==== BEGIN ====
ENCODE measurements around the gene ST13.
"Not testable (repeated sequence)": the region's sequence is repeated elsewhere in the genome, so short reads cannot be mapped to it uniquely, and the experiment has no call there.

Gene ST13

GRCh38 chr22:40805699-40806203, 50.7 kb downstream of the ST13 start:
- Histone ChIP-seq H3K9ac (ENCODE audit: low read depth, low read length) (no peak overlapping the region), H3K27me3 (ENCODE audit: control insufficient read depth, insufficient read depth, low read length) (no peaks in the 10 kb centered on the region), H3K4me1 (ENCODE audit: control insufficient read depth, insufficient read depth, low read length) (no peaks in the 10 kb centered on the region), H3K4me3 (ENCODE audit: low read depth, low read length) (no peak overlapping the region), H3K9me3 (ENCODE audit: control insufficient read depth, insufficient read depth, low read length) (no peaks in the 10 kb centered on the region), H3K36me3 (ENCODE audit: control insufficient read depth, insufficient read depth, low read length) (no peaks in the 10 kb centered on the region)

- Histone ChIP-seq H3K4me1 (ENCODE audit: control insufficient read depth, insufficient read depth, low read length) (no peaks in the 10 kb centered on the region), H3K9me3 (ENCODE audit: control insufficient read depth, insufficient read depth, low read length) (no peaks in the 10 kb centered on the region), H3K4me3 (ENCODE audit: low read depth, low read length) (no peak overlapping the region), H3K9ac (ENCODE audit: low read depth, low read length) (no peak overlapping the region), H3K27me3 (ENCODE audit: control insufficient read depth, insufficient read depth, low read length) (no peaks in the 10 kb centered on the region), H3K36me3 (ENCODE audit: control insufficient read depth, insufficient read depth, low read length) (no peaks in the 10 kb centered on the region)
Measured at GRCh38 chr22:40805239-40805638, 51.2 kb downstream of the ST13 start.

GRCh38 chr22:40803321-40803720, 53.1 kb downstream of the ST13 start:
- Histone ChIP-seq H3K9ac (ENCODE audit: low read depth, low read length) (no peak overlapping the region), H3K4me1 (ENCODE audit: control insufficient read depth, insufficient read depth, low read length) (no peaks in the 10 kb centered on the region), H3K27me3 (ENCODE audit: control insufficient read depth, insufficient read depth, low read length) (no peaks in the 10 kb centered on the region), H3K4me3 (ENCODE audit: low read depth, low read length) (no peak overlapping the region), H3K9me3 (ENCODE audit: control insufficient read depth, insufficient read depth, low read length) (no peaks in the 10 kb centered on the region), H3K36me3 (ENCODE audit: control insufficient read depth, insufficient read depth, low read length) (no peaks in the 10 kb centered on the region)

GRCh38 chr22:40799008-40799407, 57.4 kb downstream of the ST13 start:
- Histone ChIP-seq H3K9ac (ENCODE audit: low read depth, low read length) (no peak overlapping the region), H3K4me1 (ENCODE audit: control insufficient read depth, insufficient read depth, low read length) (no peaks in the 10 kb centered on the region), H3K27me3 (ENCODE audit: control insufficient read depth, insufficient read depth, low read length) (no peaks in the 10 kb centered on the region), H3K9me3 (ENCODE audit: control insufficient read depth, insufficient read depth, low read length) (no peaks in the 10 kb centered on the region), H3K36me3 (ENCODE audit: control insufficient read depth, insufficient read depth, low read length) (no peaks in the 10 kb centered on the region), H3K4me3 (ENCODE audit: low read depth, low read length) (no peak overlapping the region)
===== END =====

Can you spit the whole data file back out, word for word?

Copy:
ENCODE measurements around the gene ST13.
"Not testable (repeated sequence)": the region's sequence is repeated elsewhere in the genome, so short reads cannot be mapped to it uniquely, and the experiment has no call there.

Gene ST13

GRCh38 chr22:40805699-40806203, 50.7 kb downstream of the ST13 start:
- Histone ChIP-seq H3K9ac (ENCODE audit: low read depth, low read length) (no peak overlapping the region), H3K27me3 (ENCODE audit: control insufficient read depth, insufficient read depth, low read length) (no peaks in the 10 kb centered on the region), H3K4me1 (ENCODE audit: control insufficient read depth, insufficient read depth, low read length) (no peaks in the 10 kb centered on the region), H3K4me3 (ENCODE audit: low read depth, low read length) (no peak overlapping the region), H3K9me3 (ENCODE audit: control insufficient read depth, insufficient read depth, low read length) (no peaks in the 10 kb centered on the region), H3K36me3 (ENCODE audit: control insufficient read depth, insufficient read depth, low read length) (no peaks in the 10 kb centered on the region)

- Histone ChIP-seq H3K4me1 (ENCODE audit: control insufficient read depth, insufficient read depth, low read length) (no peaks in the 10 kb centered on the region), H3K9me3 (ENCODE audit: control insufficient read depth, insufficient read depth, low read length) (no peaks in the 10 kb centered on the region), H3K4me3 (ENCODE audit: low read depth, low read length) (no peak overlapping the region), H3K9ac (ENCODE audit: low read depth, low read length) (no peak overlapping the region), H3K27me3 (ENCODE audit: control insufficient read depth, insufficient read depth, low read length) (no peaks in the 10 kb centered on the region), H3K36me3 (ENCODE audit: control insufficient read depth, insufficient read depth, low read length) (no peaks in the 10 kb centered on the region)
Measured at GRCh38 chr22:40805239-40805638, 51.2 kb downstream of the ST13 start.

GRCh38 chr22:40803321-40803720, 53.1 kb downstream of the ST13 start:
- Histone ChIP-seq H3K9ac (ENCODE audit: low read depth, low read length) (no peak overlapping the region), H3K4me1 (ENCODE audit: control insufficient read depth, insufficient read depth, low read length) (no peaks in the 10 kb centered on the region), H3K27me3 (ENCODE audit: control insufficient read depth, insufficient read depth, low read length) (no peaks in the 10 kb centered on the region), H3K4me3 (ENCODE audit: low read depth, low read length) (no peak overlapping the region), H3K9me3 (ENCODE audit: control insufficient read depth, insufficient read depth, low read length) (no peaks in the 10 kb centered on the region), H3K36me3 (ENCODE audit: control insufficient read depth, insufficient read depth, low read length) (no peaks in the 10 kb centered on the region)

GRCh38 chr22:40799008-40799407, 57.4 kb downstream of the ST13 start:
- Histone ChIP-seq H3K9ac (ENCODE audit: low read depth, low read length) (no peak overlapping the region), H3K4me1 (ENCODE audit: control insufficient read depth, insufficient read depth, low read length) (no peaks in the 10 kb centered on the region), H3K27me3 (ENCODE audit: control insufficient read depth, insufficient read depth, low read length) (no peaks in the 10 kb centered on the region), H3K9me3 (ENCODE audit: control insufficient read depth, insufficient read depth, low read length) (no peaks in the 10 kb centered on the region), H3K36me3 (ENCODE audit: control insufficient read depth, insufficient read depth, low read length) (no peaks in the 10 kb centered on the region), H3K4me3 (ENCODE audit: low read depth, low read length) (no peak overlapping the region)